All these contributions about ECIR 2020 have taken me back to what I am reasonably sure was the first UK conference on text retrieval. It was entitled Computer Packages for Information Storage and Retrieval and took place at the Royal Society in Carlton House Terrace on 12-13 November 1979. It was organised by the Institute of Information Scientists. The Institute was amazed at the level of interest in the conference from both attendees and from prospective presenters and was quickly expanded from one day to two. It attracted over 200 delegates and was the stimulus for the establishment in 1980 of the IIS Special Interest Group on Word Processors and Information Handling.
In the early 1980s the availability of text retrieval software running on mini-computers in the early 1980s grew substantially. The market driver was the opportunity to provide in-house document retrieval applications for large organisations, especially in the pharmaceutical industry. The ICI application was called ASSASSIN (Automated System for Storage and Subsequent Collection of Information) the result of some reverse acronym engineering by Robin Clough, who had a very dry sense of humour. Robin was the manager of the development team and one of the leading advocates for computer-based retrieval in the UK in the 1980s. In addition, many of the industrial research associations in the UK (notably the Leatherhead Food Research Association with CAIRS) published abstracts journals and recognised the value of offering search services based on these journals to the members of the associations. With so many products coming onto the market the issues of how to compare these products emerged quite strongly. A paper by Peter Hoey is a good illustration of the challenges.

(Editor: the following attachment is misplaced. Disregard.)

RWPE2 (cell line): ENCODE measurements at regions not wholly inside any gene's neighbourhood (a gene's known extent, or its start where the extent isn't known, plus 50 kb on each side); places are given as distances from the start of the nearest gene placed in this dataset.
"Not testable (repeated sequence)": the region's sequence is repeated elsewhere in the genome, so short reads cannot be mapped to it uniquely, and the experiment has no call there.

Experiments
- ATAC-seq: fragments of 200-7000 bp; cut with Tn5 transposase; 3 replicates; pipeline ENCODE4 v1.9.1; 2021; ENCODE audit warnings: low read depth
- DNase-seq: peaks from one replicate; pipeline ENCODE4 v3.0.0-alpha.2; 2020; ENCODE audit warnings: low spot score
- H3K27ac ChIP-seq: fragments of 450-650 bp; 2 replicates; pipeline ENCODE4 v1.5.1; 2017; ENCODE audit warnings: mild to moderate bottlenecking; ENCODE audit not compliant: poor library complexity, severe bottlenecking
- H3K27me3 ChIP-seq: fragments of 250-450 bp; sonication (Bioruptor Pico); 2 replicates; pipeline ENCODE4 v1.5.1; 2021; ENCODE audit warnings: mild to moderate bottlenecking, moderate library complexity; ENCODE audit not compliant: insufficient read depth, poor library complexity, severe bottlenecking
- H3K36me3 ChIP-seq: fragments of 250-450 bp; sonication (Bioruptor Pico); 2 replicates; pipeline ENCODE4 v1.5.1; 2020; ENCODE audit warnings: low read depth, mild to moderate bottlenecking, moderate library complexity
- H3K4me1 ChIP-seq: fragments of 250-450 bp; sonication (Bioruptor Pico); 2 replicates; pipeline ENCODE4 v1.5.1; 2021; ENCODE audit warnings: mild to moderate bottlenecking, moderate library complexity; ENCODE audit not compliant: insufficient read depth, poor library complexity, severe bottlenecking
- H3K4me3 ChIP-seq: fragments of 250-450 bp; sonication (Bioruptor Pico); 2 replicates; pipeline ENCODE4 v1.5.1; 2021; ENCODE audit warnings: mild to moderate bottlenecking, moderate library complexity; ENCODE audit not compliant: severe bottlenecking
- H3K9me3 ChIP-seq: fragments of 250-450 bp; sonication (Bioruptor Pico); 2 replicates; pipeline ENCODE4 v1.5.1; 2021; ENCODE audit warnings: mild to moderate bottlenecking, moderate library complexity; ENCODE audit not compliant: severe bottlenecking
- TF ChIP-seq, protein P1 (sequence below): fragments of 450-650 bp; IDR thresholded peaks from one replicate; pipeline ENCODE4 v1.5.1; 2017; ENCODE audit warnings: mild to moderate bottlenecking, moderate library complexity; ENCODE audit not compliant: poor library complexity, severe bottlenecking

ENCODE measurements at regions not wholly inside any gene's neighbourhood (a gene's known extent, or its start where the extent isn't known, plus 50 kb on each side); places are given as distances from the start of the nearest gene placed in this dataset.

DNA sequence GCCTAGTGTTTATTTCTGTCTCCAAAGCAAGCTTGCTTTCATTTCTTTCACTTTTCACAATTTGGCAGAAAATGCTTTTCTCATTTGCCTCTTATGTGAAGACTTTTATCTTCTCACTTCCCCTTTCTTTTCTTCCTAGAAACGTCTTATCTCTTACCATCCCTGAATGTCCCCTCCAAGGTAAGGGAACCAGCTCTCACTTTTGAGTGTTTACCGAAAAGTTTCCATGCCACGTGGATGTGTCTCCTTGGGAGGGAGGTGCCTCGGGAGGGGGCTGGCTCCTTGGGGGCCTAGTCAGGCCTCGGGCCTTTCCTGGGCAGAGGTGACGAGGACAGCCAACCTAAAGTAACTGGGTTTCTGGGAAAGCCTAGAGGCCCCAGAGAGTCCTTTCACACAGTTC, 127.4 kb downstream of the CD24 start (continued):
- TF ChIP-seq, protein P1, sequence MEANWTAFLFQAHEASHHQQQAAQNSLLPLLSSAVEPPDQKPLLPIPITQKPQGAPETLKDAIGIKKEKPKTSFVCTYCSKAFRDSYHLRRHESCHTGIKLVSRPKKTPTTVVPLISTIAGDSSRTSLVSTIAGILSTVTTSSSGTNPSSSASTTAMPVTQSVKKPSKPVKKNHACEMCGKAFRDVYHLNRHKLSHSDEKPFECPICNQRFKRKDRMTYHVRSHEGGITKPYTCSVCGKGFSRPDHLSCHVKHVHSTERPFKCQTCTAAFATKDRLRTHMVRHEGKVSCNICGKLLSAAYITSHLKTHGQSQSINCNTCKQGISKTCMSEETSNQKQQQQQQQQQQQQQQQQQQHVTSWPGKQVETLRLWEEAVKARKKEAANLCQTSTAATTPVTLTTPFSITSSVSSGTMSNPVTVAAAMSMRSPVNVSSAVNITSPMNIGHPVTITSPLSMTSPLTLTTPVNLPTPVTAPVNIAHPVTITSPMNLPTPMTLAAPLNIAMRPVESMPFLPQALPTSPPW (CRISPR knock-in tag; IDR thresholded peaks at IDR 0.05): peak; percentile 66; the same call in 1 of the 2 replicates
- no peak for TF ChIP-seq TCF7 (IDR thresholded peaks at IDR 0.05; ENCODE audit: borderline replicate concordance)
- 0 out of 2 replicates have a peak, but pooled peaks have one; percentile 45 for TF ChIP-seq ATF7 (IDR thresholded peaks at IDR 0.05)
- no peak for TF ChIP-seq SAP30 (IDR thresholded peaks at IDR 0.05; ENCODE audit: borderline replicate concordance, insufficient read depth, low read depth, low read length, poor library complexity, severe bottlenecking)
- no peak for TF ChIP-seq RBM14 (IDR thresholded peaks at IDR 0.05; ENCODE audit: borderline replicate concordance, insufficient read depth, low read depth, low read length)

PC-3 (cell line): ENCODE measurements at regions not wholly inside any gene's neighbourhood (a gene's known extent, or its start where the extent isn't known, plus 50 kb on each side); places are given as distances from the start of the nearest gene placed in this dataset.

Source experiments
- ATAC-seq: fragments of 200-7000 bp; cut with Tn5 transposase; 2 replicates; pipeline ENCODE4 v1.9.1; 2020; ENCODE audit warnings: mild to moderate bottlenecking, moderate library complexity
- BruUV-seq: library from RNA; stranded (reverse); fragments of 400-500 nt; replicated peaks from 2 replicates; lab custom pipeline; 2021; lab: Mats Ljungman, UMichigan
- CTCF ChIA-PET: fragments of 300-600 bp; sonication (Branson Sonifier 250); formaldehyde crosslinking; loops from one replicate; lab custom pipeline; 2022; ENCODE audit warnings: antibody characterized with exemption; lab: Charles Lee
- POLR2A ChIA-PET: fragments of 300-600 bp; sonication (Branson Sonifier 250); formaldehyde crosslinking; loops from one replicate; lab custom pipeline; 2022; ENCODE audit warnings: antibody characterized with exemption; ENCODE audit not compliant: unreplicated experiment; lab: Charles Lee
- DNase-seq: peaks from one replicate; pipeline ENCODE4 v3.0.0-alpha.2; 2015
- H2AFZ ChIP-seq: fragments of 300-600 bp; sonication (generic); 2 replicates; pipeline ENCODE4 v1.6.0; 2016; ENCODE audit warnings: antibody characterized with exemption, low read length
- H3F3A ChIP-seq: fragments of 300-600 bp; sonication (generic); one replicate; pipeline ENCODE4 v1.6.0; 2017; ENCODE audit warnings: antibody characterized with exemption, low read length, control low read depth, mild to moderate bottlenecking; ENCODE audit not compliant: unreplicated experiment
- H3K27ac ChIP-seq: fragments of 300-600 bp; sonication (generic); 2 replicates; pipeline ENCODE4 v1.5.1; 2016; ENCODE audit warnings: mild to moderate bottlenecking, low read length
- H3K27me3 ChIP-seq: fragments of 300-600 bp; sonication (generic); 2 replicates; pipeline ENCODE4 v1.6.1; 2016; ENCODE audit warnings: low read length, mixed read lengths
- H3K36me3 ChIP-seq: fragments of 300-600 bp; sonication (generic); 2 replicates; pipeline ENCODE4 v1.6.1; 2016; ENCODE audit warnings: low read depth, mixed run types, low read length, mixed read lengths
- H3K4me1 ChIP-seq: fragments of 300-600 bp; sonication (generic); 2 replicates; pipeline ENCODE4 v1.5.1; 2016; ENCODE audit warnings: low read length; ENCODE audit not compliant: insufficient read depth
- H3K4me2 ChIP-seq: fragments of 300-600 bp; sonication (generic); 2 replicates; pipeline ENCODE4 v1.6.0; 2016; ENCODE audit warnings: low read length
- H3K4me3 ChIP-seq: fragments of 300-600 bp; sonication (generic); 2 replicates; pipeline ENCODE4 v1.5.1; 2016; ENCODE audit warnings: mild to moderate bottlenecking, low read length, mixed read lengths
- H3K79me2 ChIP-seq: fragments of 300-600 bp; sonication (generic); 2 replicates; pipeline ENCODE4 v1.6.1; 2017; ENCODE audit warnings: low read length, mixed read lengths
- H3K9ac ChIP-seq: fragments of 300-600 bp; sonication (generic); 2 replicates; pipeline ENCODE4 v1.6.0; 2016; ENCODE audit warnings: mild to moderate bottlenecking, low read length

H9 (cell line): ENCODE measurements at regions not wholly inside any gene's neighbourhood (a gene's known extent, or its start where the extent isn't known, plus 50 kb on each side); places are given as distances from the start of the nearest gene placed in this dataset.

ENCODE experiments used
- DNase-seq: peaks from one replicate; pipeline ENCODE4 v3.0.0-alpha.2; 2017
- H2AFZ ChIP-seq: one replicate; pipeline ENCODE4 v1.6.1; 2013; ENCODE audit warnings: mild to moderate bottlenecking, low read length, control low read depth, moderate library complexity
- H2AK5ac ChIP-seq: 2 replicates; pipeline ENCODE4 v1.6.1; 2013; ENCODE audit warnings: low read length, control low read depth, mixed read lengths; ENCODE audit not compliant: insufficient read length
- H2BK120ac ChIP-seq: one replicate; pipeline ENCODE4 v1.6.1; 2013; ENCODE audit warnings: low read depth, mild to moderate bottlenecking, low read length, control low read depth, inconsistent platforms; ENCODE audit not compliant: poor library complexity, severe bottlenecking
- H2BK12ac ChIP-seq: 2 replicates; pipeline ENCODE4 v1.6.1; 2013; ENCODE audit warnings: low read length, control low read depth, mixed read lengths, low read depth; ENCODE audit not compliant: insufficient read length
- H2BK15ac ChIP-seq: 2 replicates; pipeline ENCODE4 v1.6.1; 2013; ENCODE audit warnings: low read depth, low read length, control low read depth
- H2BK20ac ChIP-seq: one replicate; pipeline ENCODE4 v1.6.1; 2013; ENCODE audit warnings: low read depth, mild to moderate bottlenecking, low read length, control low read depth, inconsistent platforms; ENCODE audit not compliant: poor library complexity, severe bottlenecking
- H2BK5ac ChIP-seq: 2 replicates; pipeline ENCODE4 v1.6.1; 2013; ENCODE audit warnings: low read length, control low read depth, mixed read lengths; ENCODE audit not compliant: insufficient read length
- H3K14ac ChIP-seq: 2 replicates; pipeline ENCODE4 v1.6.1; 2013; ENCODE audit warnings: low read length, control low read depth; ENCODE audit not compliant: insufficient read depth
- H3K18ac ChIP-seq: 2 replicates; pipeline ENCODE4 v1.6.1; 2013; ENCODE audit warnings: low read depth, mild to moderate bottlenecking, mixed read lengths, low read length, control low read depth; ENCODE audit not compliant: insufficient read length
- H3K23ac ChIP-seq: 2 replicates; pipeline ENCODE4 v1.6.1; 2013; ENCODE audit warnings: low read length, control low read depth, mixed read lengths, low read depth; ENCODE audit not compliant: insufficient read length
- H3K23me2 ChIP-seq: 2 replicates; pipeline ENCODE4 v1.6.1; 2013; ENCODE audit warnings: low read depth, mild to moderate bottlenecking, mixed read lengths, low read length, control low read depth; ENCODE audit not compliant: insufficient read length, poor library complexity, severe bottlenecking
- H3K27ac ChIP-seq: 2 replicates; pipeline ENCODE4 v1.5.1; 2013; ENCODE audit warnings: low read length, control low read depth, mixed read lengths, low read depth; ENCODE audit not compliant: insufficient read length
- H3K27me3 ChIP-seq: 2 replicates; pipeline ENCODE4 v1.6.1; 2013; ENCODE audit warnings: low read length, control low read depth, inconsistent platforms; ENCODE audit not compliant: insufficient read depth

The Institute capitalised on this situation by launching the first of a series of State-of-the-Art Conferences on text retrieval in 1984. These continued until 2001, though the 1999 and 2001 events were held jointly with the British Computer Society. When the IIS was merged with the Library Association in 2002 the archives of the Institute were ‘lost’, including the proceedings of the conferences. Fortunately there are archive copies in the British Library!
I should add that there was a SIGIR conference on information retrieval in 1971 but the 1st Annual International SIGIR Conference on Information Storage and Retrieval took place in 1978. I’m intrigued by the “1st”. Did the organisers forget about the 1971 event?
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